The Barnes Dance Soon a Thing of the Past- by Jennifer Prestwich your Henderson CO Expert

April 6, 2011


The Barnes Dance Soon a Thing of the Past in Denver

If you live in Denver, you have no doubt experienced the looks of envy from your out of state friends as you have crossed a downtown intersection on the diagonal without any risk of being arrested for jaywalking.  Some of the sassier residents of Denver have no doubt even filmed and photographed themselves breaking all known laws of physics and traffic by boldly strutting from one point to the next, talking the shortest route between two points, walking as the crow flies to get to the opposite corner!

Denver was among the first cities to use the diagonal crosswalk system, and is considered by some to be the inventor of them in the 1940s.  Cities around the world followed Denver’s example and began using the diagonal crosswalks.  The city of Denver has announced that it will discontinue the usage of the 45 diagonal crosswalks in the city starting May 14, 2011.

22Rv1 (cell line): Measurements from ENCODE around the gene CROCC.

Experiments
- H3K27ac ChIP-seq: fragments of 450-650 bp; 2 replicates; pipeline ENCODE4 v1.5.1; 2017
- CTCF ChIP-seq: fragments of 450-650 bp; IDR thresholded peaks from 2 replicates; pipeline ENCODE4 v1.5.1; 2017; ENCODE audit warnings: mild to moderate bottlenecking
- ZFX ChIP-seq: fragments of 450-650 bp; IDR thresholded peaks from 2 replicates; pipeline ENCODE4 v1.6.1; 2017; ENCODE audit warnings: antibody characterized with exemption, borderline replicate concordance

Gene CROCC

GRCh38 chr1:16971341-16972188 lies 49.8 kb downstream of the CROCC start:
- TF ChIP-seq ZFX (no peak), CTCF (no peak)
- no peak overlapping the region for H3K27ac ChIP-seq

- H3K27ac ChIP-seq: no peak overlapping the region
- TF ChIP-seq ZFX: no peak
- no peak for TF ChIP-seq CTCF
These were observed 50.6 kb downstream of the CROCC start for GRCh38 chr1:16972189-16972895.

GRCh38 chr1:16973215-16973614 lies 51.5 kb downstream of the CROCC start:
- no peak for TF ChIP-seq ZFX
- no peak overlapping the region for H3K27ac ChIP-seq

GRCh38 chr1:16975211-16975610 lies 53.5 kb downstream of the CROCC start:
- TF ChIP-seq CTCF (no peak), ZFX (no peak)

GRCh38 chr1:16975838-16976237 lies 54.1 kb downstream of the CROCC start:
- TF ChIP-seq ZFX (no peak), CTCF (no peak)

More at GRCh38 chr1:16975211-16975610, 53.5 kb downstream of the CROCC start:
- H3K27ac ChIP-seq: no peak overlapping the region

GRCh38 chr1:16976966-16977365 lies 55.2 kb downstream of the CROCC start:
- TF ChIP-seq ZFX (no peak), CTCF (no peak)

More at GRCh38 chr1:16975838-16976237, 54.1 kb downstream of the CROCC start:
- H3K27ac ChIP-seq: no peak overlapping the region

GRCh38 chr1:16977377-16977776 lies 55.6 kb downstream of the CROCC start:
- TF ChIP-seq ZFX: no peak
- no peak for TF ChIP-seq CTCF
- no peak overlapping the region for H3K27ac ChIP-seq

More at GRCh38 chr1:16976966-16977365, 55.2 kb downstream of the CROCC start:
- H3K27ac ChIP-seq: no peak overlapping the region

Traffic engineers say the the diagonal crosswalks are no longer working with the city traffic flow as they require all four directions of traffic to stop for 75 seconds to give pedestrians the right of way.  The new/old system will give each direction 90 seconds.

The diagonal crosswalks are believed to have been started by a man named Harry Barnes (Denver traffic engineer from 1947-1953) after he saw the difficulty that his daughter was having crossing busy intersections to get to school.  His idea was to stop all traffic so the crowds of people at busy intersections could all get where they were going at once.

At the time, a newspaper reporter claimed it made people so happy they were “dancing across the street”, thereby coining the phrase “the Barnes Dance” to describe the diagonal crossing.  Barnes never claimed to have invented it, just to have helped make it possible.

Sources for this article include KDVR-TV and National Wacky Questions.

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